Shawn Berry’s Criticism of the Official Guide for GMAT Review (2015 Quant Review, Problem Solving #18)

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2015 OG Quant Review PS #18.  If X and Y are sets of integers, X∆Y denotes the set of integers that belong to set X or set Y, but not both.  If X consists of 10 integers, Y consists of 18 integers, and 6 of the integers are in both X and Y, then X∆Y consists of how many integers?

SCOG 2015QR PS18

Math Lessons: (1) Learn the 2×2 chart.  Speak the rows: X, ∼X (not X), and Σ (total).  Speak the columns: Y, ~Y (not Y), and Σ (total).  Then, seek to understand these four cells within the chart: X & Y (“Both”), X & ∼Y (“X only”), ∼X & Y (“Y only”), and ∼X & ∼Y (“Neither”).  The sums to the right and to the bottom are what you’d expect; for instance, the X row and Σ column means the sum of all elements in X, whether they are in Y or not.  Similarly, the Σ row and ∼Y column means the sum of all elements satisfying ∼Y, whether they are in X or not.  Note that we can fill out the four remaining cells of this chart above with 0 in “Neither”, 12 in the Σ of ∼X, 4 in the Σ of ∼Y, and 22 in the Total.  Fill in these values yourself to see that they make sense; (2) X∆Y is called the Symmetric Difference.  The symmetric difference, X∆Y, is defined as the Union, X∪Y, less the Intersection, X∩Y.  The Union of X and Y, X∪Y, is defined as X or Y or both – like a union of states.  The Intersection of X and Y, X∩Y, is defined as both – like an intersection of two streets; (3) Notice that the conjunction ‘or’ leads to a Union and that the conjunction ‘and’ leads to an Intersection.  For example, muscles or brown hair leads to three possibilities: (i) muscles and brown hair, (ii) muscles and ∼brown hair, & (iii) ∼muscles and brown hair.  You only need to meet one of the two conditions.  Meanwhile muscles and brown hair allows only one possibility: (i) muscles and brown hair;  (4) Knowing ‘and’ versus ‘or’ helps you translate from English to Algebra; (5) You should reread this page; and (6) Each question below can be solved with a 2×2 chart!

Character count: The OG’s solution uses 287 characters; Shawn Berry’s solution uses 85 characters.  The OG solution uses 338% as many characters yet shows 4 data points, not 9.  Each line matters; each character matters.

Shawn Berry (650 level) M∆N denotes the set of elements in set M or set N, but not both.  M∪N denotes the set of elements in set M or set N or both.  M∩N denotes the set of elements in sets M and N.  Find the probability of M∆N, P(M∆N).

A. P(M∆N) = P(M∪N) + P(M∩N)
B. P(M∆N) = P(M∪N) – P(M∩N)
C. P(M∆N) = [P(M∪N) + P(M∩N)] / 2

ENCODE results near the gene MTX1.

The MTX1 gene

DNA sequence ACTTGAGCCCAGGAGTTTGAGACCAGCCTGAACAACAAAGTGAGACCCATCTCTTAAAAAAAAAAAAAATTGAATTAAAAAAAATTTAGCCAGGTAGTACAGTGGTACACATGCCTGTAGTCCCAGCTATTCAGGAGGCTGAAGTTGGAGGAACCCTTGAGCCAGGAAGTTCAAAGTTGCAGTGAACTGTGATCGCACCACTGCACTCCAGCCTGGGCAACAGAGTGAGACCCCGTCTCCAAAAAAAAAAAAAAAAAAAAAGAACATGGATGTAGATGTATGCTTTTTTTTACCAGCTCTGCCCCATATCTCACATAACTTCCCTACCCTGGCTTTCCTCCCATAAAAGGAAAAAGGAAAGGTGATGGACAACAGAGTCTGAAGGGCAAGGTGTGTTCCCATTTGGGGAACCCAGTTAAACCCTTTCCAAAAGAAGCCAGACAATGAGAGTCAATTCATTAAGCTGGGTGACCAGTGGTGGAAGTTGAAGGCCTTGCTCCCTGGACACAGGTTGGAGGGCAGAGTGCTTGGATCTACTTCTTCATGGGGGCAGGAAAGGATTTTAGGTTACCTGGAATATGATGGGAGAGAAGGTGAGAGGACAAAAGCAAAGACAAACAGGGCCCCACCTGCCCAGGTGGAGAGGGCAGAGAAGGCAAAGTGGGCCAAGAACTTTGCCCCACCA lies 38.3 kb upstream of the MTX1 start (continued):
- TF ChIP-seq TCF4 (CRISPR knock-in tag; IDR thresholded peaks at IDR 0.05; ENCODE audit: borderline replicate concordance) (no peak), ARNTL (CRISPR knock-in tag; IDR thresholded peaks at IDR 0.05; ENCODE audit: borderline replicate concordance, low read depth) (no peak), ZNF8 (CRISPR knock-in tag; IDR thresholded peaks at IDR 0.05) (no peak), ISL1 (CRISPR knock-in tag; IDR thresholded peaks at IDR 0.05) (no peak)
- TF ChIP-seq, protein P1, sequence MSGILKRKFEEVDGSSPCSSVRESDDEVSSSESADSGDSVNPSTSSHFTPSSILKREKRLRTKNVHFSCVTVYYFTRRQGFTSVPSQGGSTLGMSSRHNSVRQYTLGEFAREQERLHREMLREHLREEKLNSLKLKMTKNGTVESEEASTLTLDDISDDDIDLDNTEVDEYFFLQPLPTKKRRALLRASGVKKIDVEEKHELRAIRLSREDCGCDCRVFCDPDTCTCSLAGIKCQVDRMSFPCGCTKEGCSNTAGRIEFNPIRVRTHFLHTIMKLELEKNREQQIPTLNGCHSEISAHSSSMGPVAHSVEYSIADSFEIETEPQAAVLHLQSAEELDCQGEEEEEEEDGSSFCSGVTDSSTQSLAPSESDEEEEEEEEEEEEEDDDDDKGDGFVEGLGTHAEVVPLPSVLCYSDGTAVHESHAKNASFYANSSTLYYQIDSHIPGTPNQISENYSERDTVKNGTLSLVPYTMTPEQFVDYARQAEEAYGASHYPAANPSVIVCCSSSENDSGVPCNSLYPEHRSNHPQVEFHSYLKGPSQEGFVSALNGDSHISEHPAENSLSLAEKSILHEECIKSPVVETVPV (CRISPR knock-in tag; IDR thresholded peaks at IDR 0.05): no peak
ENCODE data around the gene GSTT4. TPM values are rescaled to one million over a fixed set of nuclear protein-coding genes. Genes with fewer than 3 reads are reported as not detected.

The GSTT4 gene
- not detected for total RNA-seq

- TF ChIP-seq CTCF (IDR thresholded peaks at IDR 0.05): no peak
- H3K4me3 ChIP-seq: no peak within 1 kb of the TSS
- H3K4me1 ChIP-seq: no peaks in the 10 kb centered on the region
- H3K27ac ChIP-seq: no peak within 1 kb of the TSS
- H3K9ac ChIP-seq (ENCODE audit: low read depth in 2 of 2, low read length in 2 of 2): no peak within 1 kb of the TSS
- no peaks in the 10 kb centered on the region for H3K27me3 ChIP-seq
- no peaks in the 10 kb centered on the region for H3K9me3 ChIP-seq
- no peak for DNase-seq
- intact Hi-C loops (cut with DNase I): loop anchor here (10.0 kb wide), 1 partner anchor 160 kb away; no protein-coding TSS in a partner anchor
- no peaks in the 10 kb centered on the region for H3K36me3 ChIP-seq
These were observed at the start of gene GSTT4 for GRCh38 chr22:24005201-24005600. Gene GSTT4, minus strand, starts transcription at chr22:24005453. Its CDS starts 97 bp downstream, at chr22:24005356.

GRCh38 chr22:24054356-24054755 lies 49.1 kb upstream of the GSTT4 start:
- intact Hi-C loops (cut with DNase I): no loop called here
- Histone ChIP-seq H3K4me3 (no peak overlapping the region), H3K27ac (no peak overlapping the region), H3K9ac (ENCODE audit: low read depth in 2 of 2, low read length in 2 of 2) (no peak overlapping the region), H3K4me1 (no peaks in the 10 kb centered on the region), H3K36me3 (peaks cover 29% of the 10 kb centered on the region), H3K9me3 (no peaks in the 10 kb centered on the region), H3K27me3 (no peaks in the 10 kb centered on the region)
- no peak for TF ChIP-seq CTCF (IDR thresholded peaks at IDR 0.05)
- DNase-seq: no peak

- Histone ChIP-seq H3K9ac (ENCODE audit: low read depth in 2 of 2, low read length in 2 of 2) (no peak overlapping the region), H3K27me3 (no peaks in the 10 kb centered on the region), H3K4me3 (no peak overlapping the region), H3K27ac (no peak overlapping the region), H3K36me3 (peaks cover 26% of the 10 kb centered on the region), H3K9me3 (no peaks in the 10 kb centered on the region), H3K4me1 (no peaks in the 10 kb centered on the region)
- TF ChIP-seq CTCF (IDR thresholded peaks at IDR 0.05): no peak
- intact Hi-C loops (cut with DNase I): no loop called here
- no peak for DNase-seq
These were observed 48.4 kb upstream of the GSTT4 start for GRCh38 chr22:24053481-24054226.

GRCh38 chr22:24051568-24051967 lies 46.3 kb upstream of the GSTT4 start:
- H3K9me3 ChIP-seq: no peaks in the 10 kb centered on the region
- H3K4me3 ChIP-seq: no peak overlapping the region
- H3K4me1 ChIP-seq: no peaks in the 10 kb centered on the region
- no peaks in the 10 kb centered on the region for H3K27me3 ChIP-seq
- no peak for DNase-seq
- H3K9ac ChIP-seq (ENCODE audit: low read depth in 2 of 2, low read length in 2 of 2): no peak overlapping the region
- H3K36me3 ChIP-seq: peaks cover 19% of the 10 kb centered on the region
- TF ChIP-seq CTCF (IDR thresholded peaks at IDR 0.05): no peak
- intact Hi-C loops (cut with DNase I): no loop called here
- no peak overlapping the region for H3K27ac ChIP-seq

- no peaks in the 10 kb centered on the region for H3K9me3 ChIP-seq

D. P(M∆N) = [P(M∪N) – P(M∩N)] / 2
E. P(M∆N) = P(M∪N) * P(M∩N)

Shawn Berry (700 level).  Let #(X) denote the number of elements in set X. 
Find #(A∩B), the number of elements in the intersection of sets A and B.

A. #(A∩B) = #(A) + #(B)
B. #(A∩B) = #(A) * #(B)
C. #(A∩B) = [#(A) + #(B)] / 2
D. #(A∩B) = #(A) + #(B) – #(A∪B)
E. #(A∩B) = [#(A) + #(B) + #(A∪B)] / 2

Shawn Berry (750 level). Determine the probability of the intersection of ~E and ~F, i.e. P(~E∩~F).

A. P(~E∩~F) = P(~E) * P(~F)
B. P(~E~F) = P(~E) + P(~F)
C. P(~E∩~F) = P(~E) + P(~F) – P(~E∪~F)
D. P(~E~F) = P(~E) + P(~F) – P(~E∩~F)
E. P(~E∩~F) = P(~E) + P(~F) – P(~E) * P(~F)

Shawn Berry (800 level).  Determine the number of elements in the union of X and Y, #(X∪Y), by using the symmetric difference of X and Y, X∆Y, where the symmetric difference is the union less the intersection.

A. #(X∪Y) = #(X) + #(Y)
B. #(X∪Y) = #(X) + #(Y) + #(X∆Y)
C. #(X∪Y) = [#(X) + #(Y)  + #(X∆Y)] / 2
D. #(X∪Y) = [#(X) * #(Y) + #(X∆Y)] / 2
E. #(X∪Y) = #(X) * #(Y) – #(X∆Y)

 

Legal Note: “The Graduate Management Admissions Council (GMAC) firmly believes that the Official Guide for GMAT Review is all that you need to perform your best on the GMAT … and that no additional techniques or strategies are needed to do well.”  I, Shawn Berry, know better.  I have twice earned a perfect 800 on the GMAT-CAT.  I document that the Official Guide writes inconsistent, inefficient, and downright confusing solutions that take longer than the allotted 2 minutes/question.  Herein I make fair use of GMAC copyrighted material – mostly its confusing solutions – for the transformative educational purpose of teaching students the clear, consistent, and efficient Mathematics, Grammar, and Logic needed to answer GMAT questions in less than 2 minutes.

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